Shares in companies bailed out by the U.S. government during the financial crisis have surged, bolstered by speculation that once-distressed assets were becoming more valuable.
Citigroup stock rose as much as 8.4 percent Tuesday after a prominent fund manager said the bank's shares were underpriced. Citi shares closed 7.3 percent higher .
Insurer American International Group rose as much as 19.6 percent before closing 12.6 percent higher at $32.77 .
And government-owned mortgage companies Freddie Mac and Fannie Mae were up as much as 18.5 percent and 15 percent, respectively. Freddie Mac closed 7.6 percent higher at $1.28 while Fannie Mae ended 5.9 percent higher at $1.07 .
"Some of the heavily government-owned equities like Citigroup, AIG, Fannie Mae and Freddie Mac are all rallying," said Jon Najarian, a co-founder of Web information site optionMonster.com, contrasting them with Goldman Sachs , JPMorgan Chase and Morgan Stanley .
Those three, financial companies in which the government does not own shares, all closed lower.
Jud Pyle, chief investment strategist at Options News Network, a division of option market making firm PEAK6 Investments, said the Citi rally is causing investors to wonder if AIG might see increased proceeds from its remaining assets and that a government stake could be working to the companies' advantage.
"If there is speculation that the stocks have been held down too much by that potential overhang, then that could be another reason for the rally," Pyle said.
AIG option volume was three times greater than normal with about 157,000 calls and 69,000 puts traded by late afternoon, according to option analytics firm Trade Alert.
AIG front month March call options were also active. Cantor Fitzgerald & Co's director of institutional derivatives sales and trading, Mike Khouw, said such activity could be a signal that investors are buying AIG calls to hedge a short position or make a bullish speculative play.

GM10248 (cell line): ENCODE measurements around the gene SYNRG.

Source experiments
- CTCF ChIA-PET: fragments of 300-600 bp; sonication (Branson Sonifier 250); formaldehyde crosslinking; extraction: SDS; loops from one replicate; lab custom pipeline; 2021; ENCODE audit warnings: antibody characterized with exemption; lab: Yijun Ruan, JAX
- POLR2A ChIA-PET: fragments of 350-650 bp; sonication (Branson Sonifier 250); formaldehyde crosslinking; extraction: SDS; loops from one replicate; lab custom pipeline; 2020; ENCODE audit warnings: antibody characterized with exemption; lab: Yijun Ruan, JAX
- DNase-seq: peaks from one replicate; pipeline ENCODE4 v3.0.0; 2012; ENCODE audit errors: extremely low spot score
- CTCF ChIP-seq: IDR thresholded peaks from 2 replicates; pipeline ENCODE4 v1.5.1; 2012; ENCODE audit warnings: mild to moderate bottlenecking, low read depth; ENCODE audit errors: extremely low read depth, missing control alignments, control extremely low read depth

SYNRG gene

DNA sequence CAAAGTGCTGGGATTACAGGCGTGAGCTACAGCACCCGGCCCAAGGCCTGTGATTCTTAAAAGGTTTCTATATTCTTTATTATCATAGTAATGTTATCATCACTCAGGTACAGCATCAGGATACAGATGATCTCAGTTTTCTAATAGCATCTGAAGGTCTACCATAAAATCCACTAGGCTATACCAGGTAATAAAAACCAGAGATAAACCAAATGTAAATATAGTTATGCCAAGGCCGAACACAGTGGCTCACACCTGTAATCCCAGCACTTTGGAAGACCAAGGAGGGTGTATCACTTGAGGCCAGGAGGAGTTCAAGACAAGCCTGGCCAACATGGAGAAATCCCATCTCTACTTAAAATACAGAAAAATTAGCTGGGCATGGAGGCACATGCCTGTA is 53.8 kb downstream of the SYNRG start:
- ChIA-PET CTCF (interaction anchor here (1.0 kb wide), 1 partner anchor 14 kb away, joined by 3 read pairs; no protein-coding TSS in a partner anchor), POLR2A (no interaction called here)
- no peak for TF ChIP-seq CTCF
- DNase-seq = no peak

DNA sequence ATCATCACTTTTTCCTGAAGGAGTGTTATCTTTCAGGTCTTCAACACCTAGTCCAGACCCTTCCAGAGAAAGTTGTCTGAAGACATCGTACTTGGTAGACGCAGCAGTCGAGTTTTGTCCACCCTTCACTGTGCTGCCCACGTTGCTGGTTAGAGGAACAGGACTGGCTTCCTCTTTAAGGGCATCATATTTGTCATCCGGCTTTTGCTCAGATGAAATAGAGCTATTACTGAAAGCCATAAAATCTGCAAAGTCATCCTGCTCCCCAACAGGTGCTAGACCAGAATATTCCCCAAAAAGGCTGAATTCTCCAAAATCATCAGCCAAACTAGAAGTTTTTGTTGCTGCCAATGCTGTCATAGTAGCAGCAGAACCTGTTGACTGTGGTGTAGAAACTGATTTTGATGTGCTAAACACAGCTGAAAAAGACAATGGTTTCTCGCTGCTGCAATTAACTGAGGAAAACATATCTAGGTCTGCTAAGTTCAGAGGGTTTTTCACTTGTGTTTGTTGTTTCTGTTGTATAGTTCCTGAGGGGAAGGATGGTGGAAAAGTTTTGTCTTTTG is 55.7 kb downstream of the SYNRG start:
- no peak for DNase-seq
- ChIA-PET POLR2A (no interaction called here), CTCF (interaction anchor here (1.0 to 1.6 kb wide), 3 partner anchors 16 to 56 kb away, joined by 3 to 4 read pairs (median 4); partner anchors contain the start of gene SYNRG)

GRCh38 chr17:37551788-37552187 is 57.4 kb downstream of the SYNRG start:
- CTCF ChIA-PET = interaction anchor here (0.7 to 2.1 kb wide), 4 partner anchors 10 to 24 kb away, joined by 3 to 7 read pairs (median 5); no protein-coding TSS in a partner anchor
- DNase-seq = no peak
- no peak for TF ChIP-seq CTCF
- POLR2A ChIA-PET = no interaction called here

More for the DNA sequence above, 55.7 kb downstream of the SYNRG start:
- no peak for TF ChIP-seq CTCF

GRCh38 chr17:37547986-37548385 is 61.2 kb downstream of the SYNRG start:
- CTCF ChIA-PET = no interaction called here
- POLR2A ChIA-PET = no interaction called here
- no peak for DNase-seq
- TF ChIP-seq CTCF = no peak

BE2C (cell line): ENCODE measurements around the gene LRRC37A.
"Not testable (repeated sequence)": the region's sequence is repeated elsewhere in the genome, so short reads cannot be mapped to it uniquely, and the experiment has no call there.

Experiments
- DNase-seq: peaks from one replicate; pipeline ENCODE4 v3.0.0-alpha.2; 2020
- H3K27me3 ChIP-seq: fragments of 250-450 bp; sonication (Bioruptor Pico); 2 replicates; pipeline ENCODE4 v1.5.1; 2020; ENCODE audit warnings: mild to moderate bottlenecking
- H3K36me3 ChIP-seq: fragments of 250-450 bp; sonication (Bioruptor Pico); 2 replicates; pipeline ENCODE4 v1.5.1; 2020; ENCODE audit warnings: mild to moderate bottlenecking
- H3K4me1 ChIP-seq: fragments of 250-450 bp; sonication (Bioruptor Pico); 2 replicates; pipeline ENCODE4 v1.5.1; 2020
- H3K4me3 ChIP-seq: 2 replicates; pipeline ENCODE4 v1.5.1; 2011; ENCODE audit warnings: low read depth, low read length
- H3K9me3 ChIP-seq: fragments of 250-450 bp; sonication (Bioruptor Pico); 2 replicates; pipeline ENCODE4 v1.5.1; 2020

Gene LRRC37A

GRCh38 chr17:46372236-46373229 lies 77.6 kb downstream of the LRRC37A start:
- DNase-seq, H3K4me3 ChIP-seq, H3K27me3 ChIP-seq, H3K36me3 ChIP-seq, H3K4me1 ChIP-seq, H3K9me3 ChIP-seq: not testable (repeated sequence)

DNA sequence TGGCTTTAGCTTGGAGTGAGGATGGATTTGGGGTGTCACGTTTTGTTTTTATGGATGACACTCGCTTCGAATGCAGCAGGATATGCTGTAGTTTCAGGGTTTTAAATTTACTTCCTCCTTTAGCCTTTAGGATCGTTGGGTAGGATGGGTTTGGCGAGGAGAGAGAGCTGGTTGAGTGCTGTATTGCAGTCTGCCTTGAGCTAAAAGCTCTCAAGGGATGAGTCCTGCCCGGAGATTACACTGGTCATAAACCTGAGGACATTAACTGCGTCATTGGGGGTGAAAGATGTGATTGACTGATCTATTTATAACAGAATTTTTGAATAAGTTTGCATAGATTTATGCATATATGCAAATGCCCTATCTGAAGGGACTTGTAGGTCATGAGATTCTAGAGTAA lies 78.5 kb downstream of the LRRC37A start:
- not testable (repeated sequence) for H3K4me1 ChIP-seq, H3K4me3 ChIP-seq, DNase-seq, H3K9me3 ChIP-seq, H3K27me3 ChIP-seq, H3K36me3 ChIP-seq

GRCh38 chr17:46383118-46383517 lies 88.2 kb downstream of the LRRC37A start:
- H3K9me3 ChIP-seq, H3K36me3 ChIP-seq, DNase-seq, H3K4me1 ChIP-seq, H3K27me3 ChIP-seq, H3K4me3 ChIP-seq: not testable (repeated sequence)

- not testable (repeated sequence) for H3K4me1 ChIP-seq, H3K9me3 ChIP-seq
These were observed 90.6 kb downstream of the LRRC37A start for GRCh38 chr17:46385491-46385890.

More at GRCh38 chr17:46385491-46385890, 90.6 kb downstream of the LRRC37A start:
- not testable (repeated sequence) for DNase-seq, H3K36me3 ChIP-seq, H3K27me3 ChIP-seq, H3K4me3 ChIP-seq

"There is a lot of chatter now that AIG is going to have a more asset sales coming up relatively shortly," Khouw said. AIG said its policy is not to comment on unusual market activity.
In an interview with Fortune, Fairholme fund manager Bruce Berkowitz argued that Citigroup's balance sheet is improving, the bank is well capitalized, and the stock is trading at a lower valuation than many of its peers.
"The price is right," Berkowitz told Fortune. "It's just a question of when it becomes obvious to everyone that the worst is over."
Berkowitz, who calculated that even Citigroup's bad assets now return more than 5 percent, manages $11 billion at Fairholme, Fortune said. Morningstar recently named Fairholme a top fund manager over the last decade, the magazine reported.
Separately, the U.S. government is considering shedding its 7.7 billion Citigroup shares over the next few months, according to Fox Business Network.
Previously, investors thought the United States would look to sell over the course of the year.
Jon Diat, a spokesman for Citigroup, declined to comment, as did a U.S. Treasury spokeswoman.
The U.S. government is eligible to start selling its stake of about 27 percent in the bank later this month. Citigroup shares rose 26 cents to close at $3.82 after trading as high as $3.86. Those prices are well above the $3.25 level at which the U.S. government bought the shares.
Citigroup options traded actively as well, with overall volume of about 1.28 million contracts four times greater than usual at mid-afternoon, according to option analytics firm Trade Alert.
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